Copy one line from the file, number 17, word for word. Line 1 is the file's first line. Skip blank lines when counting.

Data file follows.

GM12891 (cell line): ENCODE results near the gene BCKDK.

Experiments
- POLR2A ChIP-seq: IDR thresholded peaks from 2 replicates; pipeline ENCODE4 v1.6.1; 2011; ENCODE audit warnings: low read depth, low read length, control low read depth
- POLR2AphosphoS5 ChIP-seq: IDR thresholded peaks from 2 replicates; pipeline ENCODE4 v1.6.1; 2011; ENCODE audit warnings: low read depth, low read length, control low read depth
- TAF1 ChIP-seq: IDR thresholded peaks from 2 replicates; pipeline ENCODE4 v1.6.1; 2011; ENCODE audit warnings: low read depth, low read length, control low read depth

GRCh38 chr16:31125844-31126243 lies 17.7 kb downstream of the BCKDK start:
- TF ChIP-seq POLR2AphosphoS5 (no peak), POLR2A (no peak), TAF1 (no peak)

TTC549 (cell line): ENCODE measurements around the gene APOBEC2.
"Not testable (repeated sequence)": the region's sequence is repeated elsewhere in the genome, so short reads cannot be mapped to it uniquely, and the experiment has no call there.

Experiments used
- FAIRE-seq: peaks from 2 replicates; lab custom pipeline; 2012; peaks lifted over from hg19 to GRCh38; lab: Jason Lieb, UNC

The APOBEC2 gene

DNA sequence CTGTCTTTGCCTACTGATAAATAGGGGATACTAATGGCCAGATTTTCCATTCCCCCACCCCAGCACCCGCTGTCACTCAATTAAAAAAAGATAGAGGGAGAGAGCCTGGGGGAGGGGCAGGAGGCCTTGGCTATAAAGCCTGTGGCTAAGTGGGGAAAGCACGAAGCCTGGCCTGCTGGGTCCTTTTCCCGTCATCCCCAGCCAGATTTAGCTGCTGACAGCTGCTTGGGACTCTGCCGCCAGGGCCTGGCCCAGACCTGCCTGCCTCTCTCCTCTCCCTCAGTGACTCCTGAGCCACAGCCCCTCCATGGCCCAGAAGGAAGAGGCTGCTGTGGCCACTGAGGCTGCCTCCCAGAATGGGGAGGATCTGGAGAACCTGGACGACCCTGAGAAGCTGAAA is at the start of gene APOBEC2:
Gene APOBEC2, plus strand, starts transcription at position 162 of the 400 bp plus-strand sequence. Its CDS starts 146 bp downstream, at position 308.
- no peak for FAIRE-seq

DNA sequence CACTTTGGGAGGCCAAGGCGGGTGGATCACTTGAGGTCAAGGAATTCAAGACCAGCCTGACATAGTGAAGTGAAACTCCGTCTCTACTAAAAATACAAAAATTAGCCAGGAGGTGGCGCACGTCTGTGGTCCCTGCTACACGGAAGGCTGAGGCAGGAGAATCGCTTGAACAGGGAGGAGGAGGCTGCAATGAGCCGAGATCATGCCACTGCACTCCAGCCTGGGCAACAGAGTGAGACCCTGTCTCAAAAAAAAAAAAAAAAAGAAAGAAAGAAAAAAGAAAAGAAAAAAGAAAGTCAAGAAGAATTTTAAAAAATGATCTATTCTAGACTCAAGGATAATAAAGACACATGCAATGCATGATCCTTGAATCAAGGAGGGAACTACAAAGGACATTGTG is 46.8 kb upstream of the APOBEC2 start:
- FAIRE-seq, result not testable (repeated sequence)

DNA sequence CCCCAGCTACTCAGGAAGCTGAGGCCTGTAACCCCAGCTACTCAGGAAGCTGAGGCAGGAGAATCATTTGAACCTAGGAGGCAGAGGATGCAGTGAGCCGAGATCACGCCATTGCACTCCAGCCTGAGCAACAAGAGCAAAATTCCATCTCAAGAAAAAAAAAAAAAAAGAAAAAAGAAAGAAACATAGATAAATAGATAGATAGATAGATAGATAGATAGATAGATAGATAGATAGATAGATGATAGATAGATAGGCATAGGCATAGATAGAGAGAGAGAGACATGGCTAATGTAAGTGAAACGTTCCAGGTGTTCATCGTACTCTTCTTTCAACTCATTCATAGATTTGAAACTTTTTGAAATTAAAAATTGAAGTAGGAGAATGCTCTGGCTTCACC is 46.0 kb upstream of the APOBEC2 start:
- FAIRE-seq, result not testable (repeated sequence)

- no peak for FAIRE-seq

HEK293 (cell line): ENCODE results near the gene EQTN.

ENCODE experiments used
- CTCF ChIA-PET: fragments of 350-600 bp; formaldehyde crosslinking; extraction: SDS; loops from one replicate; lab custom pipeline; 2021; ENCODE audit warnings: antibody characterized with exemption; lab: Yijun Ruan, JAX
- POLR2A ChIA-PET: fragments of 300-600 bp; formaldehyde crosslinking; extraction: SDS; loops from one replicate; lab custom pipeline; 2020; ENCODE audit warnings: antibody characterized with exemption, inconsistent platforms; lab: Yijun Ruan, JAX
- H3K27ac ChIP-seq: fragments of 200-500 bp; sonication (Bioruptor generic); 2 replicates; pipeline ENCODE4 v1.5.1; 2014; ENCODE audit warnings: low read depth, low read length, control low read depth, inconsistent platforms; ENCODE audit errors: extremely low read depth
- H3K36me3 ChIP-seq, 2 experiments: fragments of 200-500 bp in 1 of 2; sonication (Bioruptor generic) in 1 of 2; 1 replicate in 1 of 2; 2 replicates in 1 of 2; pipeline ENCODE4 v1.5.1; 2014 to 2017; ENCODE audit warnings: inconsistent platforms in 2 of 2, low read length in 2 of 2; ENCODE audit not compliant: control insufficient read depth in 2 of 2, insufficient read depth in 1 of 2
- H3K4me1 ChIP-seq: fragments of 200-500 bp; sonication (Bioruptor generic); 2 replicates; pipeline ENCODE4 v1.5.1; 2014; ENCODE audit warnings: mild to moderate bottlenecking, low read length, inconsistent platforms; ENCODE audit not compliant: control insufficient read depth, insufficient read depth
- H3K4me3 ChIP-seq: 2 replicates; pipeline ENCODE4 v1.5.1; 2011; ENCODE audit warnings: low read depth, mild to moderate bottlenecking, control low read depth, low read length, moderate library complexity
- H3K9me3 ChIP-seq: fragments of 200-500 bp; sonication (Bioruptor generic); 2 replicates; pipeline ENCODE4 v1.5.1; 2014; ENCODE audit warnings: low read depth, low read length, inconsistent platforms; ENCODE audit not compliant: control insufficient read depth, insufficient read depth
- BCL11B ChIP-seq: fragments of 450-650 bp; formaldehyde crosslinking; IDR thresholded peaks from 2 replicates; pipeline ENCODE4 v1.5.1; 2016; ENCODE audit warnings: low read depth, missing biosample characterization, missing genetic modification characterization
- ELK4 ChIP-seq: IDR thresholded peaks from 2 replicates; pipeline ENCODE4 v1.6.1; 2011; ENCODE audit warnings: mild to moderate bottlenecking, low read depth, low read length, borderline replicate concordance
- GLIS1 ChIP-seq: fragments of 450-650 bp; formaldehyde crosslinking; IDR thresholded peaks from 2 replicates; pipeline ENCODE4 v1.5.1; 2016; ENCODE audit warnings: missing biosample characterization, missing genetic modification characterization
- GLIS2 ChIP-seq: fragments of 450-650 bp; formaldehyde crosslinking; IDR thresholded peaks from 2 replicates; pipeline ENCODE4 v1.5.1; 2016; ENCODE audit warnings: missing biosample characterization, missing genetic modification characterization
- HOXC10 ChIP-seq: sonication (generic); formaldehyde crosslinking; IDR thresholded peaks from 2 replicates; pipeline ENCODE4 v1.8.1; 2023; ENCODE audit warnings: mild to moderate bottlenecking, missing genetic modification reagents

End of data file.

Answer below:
- FAIRE-seq, result not testable (repeated sequence)